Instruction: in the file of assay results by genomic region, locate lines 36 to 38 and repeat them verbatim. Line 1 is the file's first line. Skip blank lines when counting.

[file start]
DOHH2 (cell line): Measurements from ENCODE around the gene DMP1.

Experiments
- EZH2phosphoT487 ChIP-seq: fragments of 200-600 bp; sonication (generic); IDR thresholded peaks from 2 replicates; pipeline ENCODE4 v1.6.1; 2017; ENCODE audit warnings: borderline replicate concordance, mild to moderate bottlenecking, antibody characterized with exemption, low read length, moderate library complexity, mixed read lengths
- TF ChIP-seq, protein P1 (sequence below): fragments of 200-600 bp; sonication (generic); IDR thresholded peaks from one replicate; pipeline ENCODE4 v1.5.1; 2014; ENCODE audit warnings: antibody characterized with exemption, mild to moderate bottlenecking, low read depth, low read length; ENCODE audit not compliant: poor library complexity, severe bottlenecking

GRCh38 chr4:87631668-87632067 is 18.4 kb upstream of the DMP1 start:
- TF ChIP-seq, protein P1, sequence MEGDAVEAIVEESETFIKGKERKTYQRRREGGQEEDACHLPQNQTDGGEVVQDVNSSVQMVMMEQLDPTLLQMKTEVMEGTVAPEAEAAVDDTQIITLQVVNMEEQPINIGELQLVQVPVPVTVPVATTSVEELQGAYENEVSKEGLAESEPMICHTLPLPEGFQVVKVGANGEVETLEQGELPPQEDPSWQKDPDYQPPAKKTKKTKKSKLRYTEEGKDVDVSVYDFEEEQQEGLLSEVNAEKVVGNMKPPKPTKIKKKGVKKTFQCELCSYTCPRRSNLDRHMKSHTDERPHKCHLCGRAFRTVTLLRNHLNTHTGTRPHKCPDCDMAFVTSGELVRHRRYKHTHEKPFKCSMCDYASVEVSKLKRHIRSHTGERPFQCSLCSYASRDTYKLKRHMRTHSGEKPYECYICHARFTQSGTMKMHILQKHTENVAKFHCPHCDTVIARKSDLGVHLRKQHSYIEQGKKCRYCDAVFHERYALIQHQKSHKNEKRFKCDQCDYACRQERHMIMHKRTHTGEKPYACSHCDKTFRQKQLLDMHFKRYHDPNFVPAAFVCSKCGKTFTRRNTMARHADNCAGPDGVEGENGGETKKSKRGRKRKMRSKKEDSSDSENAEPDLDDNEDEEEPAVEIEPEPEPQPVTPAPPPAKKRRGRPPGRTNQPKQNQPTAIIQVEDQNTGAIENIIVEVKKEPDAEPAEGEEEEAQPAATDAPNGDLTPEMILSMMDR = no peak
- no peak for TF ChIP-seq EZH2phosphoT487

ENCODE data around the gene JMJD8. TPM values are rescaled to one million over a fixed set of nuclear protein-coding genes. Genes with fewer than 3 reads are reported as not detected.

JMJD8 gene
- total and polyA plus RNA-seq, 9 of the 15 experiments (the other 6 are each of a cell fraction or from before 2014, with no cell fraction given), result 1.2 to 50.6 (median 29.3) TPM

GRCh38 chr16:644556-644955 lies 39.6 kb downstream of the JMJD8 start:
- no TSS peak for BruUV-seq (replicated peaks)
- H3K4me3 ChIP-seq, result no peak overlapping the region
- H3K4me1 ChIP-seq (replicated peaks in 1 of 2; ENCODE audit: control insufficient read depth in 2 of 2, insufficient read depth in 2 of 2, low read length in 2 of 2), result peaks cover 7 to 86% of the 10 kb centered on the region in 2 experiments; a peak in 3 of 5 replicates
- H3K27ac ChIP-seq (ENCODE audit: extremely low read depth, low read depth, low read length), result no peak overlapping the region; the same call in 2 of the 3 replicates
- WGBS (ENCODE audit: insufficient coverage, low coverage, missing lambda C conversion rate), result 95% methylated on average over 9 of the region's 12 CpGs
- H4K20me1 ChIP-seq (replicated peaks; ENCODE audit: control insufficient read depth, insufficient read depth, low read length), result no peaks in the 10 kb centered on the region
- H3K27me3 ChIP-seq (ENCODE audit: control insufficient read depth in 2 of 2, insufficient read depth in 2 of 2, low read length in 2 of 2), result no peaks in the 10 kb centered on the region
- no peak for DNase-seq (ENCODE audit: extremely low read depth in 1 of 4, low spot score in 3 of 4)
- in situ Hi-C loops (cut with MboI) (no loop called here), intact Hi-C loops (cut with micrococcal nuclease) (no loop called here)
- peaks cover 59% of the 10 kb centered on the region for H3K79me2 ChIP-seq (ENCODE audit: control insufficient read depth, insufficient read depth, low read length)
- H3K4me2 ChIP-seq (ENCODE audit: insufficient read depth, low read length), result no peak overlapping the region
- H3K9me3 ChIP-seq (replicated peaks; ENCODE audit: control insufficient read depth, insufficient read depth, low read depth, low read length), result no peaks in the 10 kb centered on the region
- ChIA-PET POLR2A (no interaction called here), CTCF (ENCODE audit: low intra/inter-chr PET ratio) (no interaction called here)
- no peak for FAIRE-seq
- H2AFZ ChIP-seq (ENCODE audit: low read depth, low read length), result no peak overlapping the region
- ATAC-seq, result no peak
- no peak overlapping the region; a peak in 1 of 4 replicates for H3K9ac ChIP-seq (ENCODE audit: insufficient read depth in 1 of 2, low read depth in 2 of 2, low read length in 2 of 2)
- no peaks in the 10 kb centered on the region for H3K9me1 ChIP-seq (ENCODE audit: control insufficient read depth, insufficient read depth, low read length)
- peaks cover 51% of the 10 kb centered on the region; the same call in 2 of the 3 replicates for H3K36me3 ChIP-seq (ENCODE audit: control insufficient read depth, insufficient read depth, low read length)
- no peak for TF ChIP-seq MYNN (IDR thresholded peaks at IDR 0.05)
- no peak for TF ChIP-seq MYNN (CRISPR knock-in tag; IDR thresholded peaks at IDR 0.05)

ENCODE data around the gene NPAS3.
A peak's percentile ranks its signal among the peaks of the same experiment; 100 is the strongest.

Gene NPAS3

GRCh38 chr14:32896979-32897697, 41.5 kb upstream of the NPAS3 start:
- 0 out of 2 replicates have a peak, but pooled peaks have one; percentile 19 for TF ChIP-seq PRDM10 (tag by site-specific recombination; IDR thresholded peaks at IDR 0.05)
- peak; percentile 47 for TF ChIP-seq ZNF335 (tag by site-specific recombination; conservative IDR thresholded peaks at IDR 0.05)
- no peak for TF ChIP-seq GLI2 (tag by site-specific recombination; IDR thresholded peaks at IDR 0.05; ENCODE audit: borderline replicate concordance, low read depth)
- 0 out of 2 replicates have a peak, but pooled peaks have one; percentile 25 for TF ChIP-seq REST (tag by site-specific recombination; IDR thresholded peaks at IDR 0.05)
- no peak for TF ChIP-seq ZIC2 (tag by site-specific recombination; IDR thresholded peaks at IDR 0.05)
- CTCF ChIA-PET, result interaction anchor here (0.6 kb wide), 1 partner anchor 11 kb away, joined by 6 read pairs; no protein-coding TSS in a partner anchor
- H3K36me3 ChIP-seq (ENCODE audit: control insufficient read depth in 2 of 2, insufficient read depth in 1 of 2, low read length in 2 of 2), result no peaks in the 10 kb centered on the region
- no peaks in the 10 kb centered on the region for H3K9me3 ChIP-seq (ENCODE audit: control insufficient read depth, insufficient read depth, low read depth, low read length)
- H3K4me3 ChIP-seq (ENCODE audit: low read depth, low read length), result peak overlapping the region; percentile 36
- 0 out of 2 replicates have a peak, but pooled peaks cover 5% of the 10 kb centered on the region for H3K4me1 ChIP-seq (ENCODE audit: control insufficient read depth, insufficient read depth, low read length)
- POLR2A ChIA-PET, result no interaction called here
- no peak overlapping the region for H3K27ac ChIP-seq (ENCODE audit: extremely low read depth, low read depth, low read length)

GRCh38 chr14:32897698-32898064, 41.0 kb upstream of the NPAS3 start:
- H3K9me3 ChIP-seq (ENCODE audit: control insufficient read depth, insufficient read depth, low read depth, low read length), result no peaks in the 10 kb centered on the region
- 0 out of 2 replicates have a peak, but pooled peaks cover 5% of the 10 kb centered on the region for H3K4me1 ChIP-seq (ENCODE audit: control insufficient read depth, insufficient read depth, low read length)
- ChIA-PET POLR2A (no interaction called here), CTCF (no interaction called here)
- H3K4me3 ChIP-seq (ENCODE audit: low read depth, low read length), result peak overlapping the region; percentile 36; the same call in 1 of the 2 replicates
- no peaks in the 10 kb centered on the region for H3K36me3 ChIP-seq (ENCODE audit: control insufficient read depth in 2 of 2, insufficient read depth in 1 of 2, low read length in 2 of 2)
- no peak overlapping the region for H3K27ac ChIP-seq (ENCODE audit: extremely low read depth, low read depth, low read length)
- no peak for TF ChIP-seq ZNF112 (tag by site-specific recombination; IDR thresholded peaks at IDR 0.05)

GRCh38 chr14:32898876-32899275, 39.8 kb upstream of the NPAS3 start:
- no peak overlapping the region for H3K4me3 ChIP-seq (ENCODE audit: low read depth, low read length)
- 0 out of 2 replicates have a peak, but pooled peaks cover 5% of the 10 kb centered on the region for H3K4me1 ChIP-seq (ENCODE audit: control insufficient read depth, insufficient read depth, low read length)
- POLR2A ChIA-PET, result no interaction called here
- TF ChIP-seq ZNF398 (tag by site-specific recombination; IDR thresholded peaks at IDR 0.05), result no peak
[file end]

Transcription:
GRCh38 chr14:32896979-32897697, 41.5 kb upstream of the NPAS3 start:
- 0 out of 2 replicates have a peak, but pooled peaks have one; percentile 19 for TF ChIP-seq PRDM10 (tag by site-specific recombination; IDR thresholded peaks at IDR 0.05)
- peak; percentile 47 for TF ChIP-seq ZNF335 (tag by site-specific recombination; conservative IDR thresholded peaks at IDR 0.05)